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Cheektowaga Ukrainian church does its part for Ukraine with diaper donation drive

Ukrainian church holds diaper donation drive
Mike Desmond
Town of Tonawanda Police Captain Joseph Milosich donates children's supplies to Holy Trinity Ukrainian Orthodox Church in Cheektowaga March 10, 2022.

The social room of Holy Trinity Ukrainian Orthodox Church in Cheektowaga gradually filled with diapers, wipes and children’s clothing on Thursday. That was the request from various groups helping Ukrainian refugees, reflecting the vast crowd of small children forced to flee their homeland due to the Russian invasion.

About half of the more than 2 million people who have fled the war in Ukraine are children, and there have even been cases of children having to make the journey alone. The U.N. refugee agency has called it the fastest-growing refugee crisis in Europe since World War II.

Erie County District Attorney John Flynn encouraged local police departments to donate. Two-packed Town of Tonawanda police cars answered the call.

“They wanted diapers, sizes one through six, baby formula, baby food but pouches only … baby wipes, and then lastly, protein bars,” said Town of Tonawanda Police Captain Joseph Milosich of the supplies his department brought, adding that there were also clothing donations from the Ken-Ton Closet. “I think we've got a great deal of support and so we got a lot of those five items.”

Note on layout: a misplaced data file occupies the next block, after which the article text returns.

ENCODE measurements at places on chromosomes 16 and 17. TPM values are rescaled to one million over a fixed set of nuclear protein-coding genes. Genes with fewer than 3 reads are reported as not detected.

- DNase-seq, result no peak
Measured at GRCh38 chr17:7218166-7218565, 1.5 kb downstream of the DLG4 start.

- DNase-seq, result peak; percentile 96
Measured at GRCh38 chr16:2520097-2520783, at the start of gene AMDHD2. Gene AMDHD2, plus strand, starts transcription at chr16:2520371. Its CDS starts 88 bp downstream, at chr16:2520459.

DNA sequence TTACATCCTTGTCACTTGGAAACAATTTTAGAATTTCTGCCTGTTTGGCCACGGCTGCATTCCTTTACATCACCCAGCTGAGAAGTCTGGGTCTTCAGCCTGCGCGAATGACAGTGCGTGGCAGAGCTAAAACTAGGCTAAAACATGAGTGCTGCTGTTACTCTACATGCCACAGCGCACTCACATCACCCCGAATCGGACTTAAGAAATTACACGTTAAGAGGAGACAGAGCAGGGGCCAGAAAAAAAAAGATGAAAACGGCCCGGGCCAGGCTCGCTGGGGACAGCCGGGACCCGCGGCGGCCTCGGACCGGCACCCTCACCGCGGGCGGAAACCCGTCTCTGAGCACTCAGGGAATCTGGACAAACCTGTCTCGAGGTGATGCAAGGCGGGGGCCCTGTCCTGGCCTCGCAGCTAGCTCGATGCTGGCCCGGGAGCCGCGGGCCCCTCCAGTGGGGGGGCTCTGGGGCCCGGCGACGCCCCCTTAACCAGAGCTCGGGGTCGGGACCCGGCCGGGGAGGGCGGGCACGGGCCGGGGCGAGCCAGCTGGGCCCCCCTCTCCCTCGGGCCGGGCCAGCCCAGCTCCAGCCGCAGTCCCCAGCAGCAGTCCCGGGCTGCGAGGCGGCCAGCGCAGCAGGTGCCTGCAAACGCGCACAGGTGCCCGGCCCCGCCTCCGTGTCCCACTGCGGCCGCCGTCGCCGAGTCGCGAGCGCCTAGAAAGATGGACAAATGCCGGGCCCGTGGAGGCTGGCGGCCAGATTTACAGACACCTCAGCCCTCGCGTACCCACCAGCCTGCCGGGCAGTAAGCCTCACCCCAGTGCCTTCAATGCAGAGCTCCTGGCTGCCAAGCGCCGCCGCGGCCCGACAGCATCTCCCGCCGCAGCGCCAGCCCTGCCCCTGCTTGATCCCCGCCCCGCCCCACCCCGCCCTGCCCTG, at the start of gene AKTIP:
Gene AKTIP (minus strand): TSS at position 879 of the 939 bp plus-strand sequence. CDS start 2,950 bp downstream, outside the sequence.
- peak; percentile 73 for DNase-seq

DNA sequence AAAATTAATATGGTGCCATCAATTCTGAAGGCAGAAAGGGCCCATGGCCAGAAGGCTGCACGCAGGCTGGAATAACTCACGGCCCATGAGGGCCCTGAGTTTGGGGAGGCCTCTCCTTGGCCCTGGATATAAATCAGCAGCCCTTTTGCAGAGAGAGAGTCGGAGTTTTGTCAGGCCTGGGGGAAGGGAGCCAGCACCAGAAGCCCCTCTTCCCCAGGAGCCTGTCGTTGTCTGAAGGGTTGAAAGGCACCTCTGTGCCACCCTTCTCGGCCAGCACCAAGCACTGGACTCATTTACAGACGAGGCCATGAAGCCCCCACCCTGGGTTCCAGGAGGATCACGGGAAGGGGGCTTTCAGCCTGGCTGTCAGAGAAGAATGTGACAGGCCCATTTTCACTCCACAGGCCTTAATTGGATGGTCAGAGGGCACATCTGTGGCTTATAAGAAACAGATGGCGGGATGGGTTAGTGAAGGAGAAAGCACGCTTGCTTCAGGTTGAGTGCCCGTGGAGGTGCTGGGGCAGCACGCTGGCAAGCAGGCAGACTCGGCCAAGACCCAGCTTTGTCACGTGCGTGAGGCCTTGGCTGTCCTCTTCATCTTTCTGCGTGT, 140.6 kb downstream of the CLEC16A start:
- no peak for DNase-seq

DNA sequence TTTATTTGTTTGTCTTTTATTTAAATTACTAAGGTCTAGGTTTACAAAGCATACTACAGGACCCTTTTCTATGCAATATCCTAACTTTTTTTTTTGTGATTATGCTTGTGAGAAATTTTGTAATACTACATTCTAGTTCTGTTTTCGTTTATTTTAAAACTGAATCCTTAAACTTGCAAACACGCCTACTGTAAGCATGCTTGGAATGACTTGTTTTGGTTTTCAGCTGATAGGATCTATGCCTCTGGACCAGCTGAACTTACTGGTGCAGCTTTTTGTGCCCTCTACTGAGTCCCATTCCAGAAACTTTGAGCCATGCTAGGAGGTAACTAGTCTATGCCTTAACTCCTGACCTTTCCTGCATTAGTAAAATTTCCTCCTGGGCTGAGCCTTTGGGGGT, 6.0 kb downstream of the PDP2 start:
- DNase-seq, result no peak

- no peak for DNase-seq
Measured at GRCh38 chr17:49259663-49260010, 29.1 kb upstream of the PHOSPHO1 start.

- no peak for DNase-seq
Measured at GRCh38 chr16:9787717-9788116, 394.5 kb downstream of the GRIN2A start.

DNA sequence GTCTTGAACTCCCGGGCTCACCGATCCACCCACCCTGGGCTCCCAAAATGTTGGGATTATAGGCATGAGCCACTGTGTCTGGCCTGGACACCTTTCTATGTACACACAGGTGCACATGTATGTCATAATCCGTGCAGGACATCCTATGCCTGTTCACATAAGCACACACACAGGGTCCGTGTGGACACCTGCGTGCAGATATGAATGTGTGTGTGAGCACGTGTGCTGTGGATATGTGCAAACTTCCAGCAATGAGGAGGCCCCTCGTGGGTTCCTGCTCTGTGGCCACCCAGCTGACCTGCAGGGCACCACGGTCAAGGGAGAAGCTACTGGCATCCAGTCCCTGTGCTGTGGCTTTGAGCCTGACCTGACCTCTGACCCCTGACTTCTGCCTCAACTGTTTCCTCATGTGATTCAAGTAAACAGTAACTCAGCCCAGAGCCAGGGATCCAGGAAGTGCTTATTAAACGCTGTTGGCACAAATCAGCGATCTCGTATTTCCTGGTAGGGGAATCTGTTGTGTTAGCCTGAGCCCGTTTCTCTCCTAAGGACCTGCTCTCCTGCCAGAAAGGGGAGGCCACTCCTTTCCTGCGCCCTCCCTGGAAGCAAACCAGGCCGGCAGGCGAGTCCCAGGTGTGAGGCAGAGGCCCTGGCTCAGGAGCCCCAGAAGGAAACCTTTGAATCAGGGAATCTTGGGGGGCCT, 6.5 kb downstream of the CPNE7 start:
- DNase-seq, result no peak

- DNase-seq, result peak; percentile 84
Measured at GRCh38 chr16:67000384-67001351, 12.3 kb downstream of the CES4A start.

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Mike Desmond
Holy Trinity Ukrainian Orthodox Church in Cheektowaga held a donation drive for children's supplies to help Ukrainians.

Parish President Victor Zahybaj said the donated goods will be put on pallets and shipped out to New Jersey by a local trucker. There, they will be put on air freighters to Poland and then driven into Ukraine for distribution.

Zahybaj came here as an infant from refugee camps in Germany because they couldn't go back to Ukraine and people in the parish still have family there.

“Our priest, his brother, his family, his mother are still over there. There's a number of other parishioners that have family still over there,” he said. “My family is long gone. Most of them were killed during the war or afterwards. Some of them were sent to Siberia and perished over there.”

The chatter of Ukrainian language could be heard across the room, reminding people there are recent immigrants in this community, along with those who came in the late '40s and early ’50s.